Igandu train collision
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|Igandu train disaster|
|Date||24 June 2002|
|Operator||Tanzania Railways Corporation|
|Incident type||Runaway and Collision|
The Igandu train disaster was an accident which occurred during the early morning of June 24, 2002, in Tanzania. In one of the worst rail accidents in African history. A large passenger train with over 1,200 people on board rolled backwards down a hill into a slow moving goods train, killing 281 people.
The train had travelled from Dar es Salaam to the state of Dodoma in Central Tanzania, had passed Msagali, and was nearing the city of Dodoma when it began climbing the tracks at a hill called Igandu. It is believed that there was a fault with the train's brakes as it climbed the hill. The driver stopped the train near the summit of the hill, inspected and adjusted the braking system, and climbed back into the cab. When the train began moving again the brakes failed totally, causing the train to immediately begin rolling backward. The train accelerated to very high speeds as it rolled straight back down the hill, passing two train stations as it went, and finally crashed into a seemingly slow moving goods train travelling to Dar es Salaam.
Local people joined with ambulance services to rescue as many as they could. The shortage of doctors at Dodoma hospital was so severe that the Tanzanian health minister, Mrs Anna Abdallah, was obliged to help more than 400 people who were badly injured. Rescue teams were also hampered by the lack of large cutting machinery or industrial equipment needed to cut or lift wreckage off injured people; the necessary equipment did not arrive until that evening.
Four days after the incident, the Tanzanian government released a statement to the effect that 281 people had been killed by the crash, or had died subsequently in hospital, although this number was seen as likely to increase, given the number of people critically injured. There were 88 bodies who could not be identified and who were buried in Maili Mbili graveyard outside Dodoma. State-owned Tanzania Railways Corporation (TRC) later presented individual compensation payments of between 100,000 and 500,000 shillings to the families of the victims, a pay-out which angered some people who blamed the TRC for the crash.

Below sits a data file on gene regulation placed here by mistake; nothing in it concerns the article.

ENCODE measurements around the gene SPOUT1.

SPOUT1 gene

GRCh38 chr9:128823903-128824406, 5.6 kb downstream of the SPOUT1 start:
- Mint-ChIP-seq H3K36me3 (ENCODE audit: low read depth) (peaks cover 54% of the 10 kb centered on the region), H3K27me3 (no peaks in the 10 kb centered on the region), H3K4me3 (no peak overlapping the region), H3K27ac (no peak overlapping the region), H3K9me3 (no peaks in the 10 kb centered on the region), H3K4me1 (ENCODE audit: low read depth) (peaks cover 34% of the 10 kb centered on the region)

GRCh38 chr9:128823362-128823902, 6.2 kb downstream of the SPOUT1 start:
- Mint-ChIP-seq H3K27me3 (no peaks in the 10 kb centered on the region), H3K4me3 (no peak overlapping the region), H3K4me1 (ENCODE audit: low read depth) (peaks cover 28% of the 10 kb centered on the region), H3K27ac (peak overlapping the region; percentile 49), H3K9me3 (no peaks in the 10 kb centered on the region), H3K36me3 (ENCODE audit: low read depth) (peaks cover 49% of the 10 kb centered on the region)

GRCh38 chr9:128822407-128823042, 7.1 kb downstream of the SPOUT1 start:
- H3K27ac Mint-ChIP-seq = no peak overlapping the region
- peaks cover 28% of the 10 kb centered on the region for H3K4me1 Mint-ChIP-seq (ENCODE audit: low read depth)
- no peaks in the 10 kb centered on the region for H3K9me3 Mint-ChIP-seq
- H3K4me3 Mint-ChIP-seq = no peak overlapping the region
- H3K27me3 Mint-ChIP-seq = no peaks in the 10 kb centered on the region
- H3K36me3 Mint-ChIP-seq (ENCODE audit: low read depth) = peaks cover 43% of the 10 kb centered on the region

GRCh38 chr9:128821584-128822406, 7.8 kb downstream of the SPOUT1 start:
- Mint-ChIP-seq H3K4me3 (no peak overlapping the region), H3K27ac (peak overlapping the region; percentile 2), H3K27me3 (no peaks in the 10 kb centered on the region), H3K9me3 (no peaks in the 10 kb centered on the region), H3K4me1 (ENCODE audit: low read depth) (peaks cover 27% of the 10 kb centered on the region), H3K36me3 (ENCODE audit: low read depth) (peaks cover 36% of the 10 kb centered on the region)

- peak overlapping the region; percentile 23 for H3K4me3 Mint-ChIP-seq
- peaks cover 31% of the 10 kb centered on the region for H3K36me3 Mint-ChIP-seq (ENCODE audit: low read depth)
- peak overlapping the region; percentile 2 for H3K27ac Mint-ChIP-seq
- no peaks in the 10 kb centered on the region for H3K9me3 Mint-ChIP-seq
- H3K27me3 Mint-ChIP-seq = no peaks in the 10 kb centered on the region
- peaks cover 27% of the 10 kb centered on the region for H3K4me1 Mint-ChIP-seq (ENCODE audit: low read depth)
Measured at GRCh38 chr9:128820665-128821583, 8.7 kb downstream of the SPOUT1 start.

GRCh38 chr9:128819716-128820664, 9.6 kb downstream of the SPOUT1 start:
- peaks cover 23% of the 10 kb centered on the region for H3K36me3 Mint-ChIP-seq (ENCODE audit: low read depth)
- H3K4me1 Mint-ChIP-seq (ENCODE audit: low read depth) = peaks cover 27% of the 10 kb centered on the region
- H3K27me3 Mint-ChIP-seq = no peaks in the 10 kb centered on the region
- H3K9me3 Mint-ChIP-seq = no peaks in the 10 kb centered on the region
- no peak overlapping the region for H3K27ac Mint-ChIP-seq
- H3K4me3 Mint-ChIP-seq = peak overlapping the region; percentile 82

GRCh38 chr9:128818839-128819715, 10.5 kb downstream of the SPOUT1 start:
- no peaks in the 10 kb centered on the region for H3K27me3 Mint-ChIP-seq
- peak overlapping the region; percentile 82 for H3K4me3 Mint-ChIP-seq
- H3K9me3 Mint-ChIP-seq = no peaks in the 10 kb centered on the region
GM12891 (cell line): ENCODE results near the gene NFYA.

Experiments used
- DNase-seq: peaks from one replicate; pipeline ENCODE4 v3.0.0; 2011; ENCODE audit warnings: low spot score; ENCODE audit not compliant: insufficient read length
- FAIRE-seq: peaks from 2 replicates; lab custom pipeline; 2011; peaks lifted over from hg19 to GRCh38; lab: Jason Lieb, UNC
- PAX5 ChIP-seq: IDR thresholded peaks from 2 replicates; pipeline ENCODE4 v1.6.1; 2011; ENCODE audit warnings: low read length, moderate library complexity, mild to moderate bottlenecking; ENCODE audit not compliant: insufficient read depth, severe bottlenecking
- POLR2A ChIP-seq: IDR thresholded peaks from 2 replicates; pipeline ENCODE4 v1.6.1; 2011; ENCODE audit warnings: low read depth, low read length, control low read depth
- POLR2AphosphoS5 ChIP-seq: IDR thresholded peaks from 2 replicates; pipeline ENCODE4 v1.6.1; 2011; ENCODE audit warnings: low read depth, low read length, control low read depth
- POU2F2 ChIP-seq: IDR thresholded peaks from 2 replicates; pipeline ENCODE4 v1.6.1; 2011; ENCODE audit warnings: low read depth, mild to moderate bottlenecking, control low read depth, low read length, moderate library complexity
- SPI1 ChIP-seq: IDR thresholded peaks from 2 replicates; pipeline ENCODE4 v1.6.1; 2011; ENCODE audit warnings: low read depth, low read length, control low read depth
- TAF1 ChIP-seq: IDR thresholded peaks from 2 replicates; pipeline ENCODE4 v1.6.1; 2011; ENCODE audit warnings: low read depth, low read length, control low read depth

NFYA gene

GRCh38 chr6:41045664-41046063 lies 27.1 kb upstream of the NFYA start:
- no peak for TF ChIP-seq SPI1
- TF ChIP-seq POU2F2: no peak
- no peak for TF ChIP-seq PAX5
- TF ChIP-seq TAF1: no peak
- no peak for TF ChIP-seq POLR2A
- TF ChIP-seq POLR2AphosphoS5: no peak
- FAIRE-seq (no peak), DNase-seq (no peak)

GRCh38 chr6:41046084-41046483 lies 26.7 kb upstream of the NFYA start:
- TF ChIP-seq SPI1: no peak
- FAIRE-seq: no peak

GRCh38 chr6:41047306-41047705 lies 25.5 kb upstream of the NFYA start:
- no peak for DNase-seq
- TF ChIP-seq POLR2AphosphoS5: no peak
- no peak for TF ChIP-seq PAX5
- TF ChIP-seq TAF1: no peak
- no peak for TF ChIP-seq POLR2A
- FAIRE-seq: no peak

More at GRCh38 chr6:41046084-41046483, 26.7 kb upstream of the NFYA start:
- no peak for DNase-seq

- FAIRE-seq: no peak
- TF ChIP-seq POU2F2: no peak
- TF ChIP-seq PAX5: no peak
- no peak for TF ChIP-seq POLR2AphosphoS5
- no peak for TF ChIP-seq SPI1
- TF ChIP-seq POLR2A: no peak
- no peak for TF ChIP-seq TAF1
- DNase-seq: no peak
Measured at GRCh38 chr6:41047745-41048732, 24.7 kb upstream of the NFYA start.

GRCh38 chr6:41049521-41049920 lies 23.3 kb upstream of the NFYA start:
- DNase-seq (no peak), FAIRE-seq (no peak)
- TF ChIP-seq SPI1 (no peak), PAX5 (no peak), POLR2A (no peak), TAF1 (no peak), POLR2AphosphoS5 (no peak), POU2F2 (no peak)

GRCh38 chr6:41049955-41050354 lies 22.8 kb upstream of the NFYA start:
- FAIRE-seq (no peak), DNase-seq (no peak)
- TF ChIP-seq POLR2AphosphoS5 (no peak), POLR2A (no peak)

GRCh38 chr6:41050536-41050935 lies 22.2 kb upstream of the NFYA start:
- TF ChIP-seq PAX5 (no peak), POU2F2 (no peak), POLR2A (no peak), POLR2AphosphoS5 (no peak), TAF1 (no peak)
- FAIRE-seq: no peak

In the months prior to the accident, Tanzania had been searching for a private company to assume control of the dilapidated state railway system, and had been interviewing representatives of European and South African companies. Finally in 2007 the TRC was concessioned to the Rites Consortium of India in 2007, but was eventually reclaimed by the Tanzanian government in 2011.
There was also speculation, emphatically denied by both the organisation and Prime Minister Frederick Sumaye, that the crash was sabotage committed by angry train union members who were protesting the pending sale of the company, but no evidence of this has ever been provided.
- Armagh rail disaster (1889) – which resulted in compulsory continuous and automatic brakes and absolute block for passenger trains.
- Chapel-en-le-Frith (1957)
- Gare de Lyon train accident (1988)
- Tenga rail disaster (2002)
- Andrei Neacsu (8 July 2002). "Red Cross tracing unidentified victims in train crash". IFRC.org.
Note: 100,000 shillings is roughly equivalent to $100